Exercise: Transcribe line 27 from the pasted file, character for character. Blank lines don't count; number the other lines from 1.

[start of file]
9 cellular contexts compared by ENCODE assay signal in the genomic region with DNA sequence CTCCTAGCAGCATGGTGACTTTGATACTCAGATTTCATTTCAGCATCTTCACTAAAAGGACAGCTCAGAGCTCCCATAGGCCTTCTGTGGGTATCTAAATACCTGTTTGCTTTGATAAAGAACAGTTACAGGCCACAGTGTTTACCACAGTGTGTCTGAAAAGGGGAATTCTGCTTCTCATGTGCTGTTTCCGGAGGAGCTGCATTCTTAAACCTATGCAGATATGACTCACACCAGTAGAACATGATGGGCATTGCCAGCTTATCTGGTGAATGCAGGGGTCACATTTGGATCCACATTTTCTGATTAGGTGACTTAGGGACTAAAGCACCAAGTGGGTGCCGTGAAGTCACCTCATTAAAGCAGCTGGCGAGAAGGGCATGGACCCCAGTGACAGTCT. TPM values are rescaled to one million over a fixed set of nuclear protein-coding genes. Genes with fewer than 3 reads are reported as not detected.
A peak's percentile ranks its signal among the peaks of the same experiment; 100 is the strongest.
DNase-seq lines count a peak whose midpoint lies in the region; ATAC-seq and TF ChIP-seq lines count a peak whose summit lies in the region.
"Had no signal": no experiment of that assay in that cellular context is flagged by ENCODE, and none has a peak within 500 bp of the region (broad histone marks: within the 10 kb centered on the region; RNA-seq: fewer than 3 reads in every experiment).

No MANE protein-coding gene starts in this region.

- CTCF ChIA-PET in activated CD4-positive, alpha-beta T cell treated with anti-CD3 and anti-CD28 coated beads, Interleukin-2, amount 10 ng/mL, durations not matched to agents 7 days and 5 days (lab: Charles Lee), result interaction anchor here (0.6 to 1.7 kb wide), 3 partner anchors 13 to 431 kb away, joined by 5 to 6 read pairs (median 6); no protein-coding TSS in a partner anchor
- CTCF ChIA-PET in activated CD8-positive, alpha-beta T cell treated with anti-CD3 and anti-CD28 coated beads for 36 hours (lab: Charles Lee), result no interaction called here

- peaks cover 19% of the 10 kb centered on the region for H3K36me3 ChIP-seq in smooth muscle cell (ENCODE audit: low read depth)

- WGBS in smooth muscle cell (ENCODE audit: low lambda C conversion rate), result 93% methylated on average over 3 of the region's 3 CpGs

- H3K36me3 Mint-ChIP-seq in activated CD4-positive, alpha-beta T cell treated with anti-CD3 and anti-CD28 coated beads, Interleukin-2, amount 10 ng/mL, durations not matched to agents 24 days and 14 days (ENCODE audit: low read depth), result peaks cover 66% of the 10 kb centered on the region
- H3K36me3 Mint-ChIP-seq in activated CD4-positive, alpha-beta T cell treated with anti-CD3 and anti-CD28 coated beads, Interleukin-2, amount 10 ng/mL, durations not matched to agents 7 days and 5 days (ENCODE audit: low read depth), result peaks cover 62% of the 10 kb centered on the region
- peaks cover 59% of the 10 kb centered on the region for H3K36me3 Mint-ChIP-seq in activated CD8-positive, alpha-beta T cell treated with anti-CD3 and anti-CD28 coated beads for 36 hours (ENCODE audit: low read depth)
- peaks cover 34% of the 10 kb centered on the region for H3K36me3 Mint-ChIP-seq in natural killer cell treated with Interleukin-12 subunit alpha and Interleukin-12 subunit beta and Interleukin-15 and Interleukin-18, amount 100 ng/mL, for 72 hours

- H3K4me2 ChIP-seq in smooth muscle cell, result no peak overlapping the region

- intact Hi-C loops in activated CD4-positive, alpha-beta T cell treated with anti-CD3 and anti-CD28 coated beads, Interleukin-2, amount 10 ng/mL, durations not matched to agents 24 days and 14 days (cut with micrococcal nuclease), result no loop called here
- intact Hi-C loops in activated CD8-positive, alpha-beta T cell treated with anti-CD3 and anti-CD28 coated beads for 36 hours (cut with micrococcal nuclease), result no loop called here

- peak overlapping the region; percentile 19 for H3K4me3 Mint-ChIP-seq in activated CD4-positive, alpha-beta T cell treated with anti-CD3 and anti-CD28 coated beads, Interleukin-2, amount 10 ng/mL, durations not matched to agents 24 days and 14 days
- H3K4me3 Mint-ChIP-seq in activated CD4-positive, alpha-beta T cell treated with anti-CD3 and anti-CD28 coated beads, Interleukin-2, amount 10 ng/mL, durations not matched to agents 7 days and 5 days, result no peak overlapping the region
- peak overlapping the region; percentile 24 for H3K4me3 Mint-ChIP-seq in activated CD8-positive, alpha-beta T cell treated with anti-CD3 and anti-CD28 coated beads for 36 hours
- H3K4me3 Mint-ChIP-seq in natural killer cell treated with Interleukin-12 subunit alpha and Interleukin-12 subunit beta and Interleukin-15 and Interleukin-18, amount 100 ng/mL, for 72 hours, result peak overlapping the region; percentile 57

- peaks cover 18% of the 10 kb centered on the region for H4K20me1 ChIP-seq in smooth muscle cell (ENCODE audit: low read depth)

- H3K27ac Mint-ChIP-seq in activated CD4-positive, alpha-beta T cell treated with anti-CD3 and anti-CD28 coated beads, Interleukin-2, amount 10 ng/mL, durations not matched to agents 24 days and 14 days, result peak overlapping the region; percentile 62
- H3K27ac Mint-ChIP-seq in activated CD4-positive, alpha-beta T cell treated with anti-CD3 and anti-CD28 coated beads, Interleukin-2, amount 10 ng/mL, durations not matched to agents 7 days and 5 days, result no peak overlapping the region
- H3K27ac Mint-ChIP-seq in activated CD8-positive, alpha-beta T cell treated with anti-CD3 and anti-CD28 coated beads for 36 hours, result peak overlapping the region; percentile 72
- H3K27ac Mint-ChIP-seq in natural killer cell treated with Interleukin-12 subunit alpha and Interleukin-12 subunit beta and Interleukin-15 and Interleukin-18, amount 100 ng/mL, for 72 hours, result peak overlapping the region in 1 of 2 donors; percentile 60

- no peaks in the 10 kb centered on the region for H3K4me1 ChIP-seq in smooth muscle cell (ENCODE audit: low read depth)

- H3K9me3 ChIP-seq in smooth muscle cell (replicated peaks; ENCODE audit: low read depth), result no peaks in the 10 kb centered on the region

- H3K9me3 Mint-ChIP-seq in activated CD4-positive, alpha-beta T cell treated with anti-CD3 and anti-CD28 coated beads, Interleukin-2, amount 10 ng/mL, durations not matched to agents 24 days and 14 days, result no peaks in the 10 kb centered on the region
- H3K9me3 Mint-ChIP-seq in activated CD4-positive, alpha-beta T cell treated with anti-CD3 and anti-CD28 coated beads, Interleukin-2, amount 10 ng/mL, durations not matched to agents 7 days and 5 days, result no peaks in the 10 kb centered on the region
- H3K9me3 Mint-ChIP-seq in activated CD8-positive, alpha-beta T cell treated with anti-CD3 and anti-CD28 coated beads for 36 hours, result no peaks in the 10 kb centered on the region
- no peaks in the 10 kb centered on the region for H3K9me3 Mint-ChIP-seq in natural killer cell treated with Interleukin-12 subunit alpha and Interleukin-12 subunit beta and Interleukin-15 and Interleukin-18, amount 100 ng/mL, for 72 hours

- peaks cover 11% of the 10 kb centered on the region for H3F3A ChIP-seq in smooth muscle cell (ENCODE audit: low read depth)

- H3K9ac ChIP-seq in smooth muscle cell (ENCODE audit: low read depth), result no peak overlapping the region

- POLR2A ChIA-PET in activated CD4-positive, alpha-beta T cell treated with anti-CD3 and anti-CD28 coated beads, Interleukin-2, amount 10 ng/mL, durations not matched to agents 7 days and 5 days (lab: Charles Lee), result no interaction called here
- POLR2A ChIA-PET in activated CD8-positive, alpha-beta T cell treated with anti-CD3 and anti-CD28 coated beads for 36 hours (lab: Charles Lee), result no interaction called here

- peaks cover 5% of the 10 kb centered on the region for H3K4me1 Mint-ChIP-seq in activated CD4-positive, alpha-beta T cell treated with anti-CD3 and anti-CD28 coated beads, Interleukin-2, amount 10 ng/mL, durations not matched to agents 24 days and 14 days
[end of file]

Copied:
- H3K9me3 ChIP-seq in smooth muscle cell (replicated peaks; ENCODE audit: low read depth), result no peaks in the 10 kb centered on the region